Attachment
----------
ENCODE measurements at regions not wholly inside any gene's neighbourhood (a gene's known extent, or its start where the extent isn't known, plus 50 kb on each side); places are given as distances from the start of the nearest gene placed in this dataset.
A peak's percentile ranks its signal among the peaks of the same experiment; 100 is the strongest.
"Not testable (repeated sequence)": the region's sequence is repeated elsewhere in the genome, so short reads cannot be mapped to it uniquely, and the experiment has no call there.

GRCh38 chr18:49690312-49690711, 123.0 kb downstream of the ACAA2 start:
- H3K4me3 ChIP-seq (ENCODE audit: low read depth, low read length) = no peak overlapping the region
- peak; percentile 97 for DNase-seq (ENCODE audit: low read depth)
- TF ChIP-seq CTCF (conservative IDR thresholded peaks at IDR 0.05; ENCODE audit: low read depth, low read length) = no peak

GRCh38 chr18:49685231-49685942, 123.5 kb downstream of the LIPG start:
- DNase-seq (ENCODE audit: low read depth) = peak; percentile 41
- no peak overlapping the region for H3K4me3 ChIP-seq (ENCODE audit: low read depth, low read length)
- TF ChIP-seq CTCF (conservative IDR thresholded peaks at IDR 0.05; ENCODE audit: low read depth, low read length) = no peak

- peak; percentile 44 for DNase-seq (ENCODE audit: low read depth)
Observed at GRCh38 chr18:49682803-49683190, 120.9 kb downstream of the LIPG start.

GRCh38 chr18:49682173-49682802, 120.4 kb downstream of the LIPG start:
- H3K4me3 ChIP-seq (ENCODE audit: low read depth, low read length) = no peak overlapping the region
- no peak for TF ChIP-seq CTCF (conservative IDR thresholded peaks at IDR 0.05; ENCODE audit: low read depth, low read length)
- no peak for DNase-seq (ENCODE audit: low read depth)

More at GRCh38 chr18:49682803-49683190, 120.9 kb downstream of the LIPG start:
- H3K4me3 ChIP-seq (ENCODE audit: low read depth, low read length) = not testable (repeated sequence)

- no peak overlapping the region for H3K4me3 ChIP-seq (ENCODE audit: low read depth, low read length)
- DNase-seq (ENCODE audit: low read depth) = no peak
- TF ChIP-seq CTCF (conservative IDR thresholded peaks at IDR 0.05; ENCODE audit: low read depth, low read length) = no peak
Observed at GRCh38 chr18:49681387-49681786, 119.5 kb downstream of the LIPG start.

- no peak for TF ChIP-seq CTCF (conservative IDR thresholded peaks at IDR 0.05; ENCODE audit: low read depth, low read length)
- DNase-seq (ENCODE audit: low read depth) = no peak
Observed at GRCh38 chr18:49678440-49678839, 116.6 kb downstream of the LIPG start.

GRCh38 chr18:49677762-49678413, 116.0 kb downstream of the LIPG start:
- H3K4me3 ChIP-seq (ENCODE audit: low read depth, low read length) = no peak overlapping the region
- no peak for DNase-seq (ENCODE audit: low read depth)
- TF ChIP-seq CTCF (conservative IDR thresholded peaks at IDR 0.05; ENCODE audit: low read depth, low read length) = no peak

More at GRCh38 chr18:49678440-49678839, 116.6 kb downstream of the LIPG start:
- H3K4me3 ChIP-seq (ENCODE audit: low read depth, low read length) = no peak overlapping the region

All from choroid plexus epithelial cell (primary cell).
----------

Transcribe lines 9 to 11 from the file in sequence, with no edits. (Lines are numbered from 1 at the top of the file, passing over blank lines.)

- DNase-seq (ENCODE audit: low read depth) = peak; percentile 41
- no peak overlapping the region for H3K4me3 ChIP-seq (ENCODE audit: low read depth, low read length)
- TF ChIP-seq CTCF (conservative IDR thresholded peaks at IDR 0.05; ENCODE audit: low read depth, low read length) = no peak